For $$\lambda \in (0,1)$$, let $$X_{\lambda }$$ be the degenerate Poisson random variable with parameter $$\alpha >0$$ if the probability mass function of X. Then the expectation and the moments of $$X_{\lambda }$$ are

\begin{aligned} &E[X_{\lambda }]=e_{\lambda }^{-1}( \alpha )\sum_{j=0}^{\infty }\sum _{h=0}^{j} \frac{j^{k-1}}{(j-1)!} S_{1,\lambda }(j,h)\operatorname{bel}_{h, \lambda }^{(k)}(\alpha ), \\ &E\bigl[X^{n}_{\lambda }\bigr]=e_{\lambda }^{-1}( \alpha )\sum_{j=0}^{\infty }\sum _{h=0}^{j} \frac{j^{n+k-2}}{(j-1)!} S_{1,\lambda }(j,h)\operatorname{bel}_{h,\lambda }^{(k)}( \alpha ), \end{aligned}

respectively, where $$\operatorname{bel}_{h,\lambda }^{(k)}(\alpha )$$ are the degenerate poly-Bell polynomials.

### Remark 2

Kim and Lee introduced a new type of the degenerate Bell polynomials defined by

$$e_{\lambda }\bigl(x \bigl(e^{t} -1\bigr)\bigr) = \sum_{n=0}^{\infty } \operatorname{Bel}_{n, \lambda }(x)\frac{t^{n}}{n!} \quad \text{(see )}.$$
(41)

When $$\lim_{\lambda \rightarrow 0}e_{\lambda }(x(e^{\lambda }-1)) = \exp (x(e^{t}-1))= \sum_{n=0}^{\infty }\operatorname{bel}_{n}(x)\frac{t^{n}}{n!}$$.

We can also consider a new type of degenerate poly-Bell polynomials by

$$1+ \operatorname{Ei}_{k,\lambda } \bigl(x\bigl(e^{t}-1\bigr)\bigr) = \sum_{n=0}^{\infty } \operatorname{Bel}_{n, \lambda } ^{(k)}(x)\frac{t^{n}}{n!}$$
(42)

and $$\operatorname{Bel}_{0,\lambda }^{(k)}(x)=1$$.

When $$x=1$$, $$\operatorname{Bel}_{n,\lambda } ^{(k)} = \operatorname{Bel}_{n,\lambda } ^{(k)}(1)$$ are called the degenerate poly-Bell numbers.

When $$k=1$$, from (42), we note that

\begin{aligned} 1+ \operatorname{Ei}_{1,\lambda } \bigl(x\bigl(e^{t}-1\bigr)\bigr) &= 1+ \sum _{n=1}^{\infty }\frac{(1)_{n,\lambda }(x(e^{t}-1))^{n}}{(n-1)!n} \\ &=\sum_{n=0}^{\infty }\frac{(1)_{n,\lambda }(x(e^{t}-1))^{n}}{(n-1)!n} \\ &=e_{\lambda }\bigl(x\bigl(e^{t}-1\bigr)\bigr) = \sum _{n=0}^{\infty }\operatorname{Bel}_{n,\lambda }(x) \frac{t^{n}}{n!}. \end{aligned}
(43)

From (41) and (43), we have

$$\operatorname{Bel}^{(1)}_{n,\lambda }(x)= \operatorname{Bel}_{n,\lambda }(x).$$

When $$\lambda \rightarrow 0$$, $$\operatorname{Bel}_{n}^{(k)}(x)$$ are called a new type of the poly-Bell polynomials.

We can obtain similar results in the same way.

## Conclusion

To summarize, in this paper, $$\lambda \rightarrow 0$$ is defined as poly-Bell polynomials by introducing the degenerate poly-Bell polynomials through a degenerate polyexponential function and reducing it to a degenerate Bell polynomial for $$k = 1$$. We derived Dobinski-like formula in Theorem 3, recurrence relation in Theorem 4, and combinatorial identities for these polynomials. As for Theorem 1, the explicit formula demonstrated the relationship with Stirling numbers of the second kind according to k. To conclude, there are various methods for studying special polynomials and numbers, including: generating functions, combinatorial methods, umbral calculus, differential equations, and probability theory. We are now interested in continuing our research into the application of ‘poly’ versions of certain special polynomials and numbers in the fields of physics, science, and engineering as well as mathematics.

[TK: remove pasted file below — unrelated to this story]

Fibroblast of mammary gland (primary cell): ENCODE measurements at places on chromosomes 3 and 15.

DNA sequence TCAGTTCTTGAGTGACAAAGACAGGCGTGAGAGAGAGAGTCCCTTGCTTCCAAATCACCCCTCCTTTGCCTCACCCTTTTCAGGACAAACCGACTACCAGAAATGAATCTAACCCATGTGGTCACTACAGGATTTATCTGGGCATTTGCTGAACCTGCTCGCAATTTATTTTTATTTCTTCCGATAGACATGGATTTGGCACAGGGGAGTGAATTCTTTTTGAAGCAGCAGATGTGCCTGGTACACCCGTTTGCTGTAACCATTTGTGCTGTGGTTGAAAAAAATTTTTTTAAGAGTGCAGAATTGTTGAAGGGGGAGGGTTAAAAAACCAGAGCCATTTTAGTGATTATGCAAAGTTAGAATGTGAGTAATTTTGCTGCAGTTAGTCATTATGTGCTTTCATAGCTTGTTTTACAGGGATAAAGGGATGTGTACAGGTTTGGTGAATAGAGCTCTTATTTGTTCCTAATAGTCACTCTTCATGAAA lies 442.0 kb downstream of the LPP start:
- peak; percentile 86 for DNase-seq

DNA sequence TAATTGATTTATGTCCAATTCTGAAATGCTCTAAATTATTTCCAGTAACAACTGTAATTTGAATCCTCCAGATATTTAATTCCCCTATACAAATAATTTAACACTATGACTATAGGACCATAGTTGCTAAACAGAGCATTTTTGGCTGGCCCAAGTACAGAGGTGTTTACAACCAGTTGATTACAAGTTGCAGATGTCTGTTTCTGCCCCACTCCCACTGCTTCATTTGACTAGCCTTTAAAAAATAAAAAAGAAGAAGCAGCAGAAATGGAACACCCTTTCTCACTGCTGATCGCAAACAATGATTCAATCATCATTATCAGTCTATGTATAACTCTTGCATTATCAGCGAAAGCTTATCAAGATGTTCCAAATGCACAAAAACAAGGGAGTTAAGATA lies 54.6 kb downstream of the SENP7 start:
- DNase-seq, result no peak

Not applicable.

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## Acknowledgements

The authors would like to thank Jangjeon Institute for Mathematical Science for the support of this research.

## Funding

This work was supported by the Basic Science Research Program, the National Research Foundation of Korea (NRF-2021R1F1A1050151).

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TK and HKK conceived the framework for the whole paper; HKK wrote the whole paper; TK and HKK checked the results of the paper and completed the revision of the article. All authors read and approved the final manuscript.

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Correspondence to Hye Kyung Kim.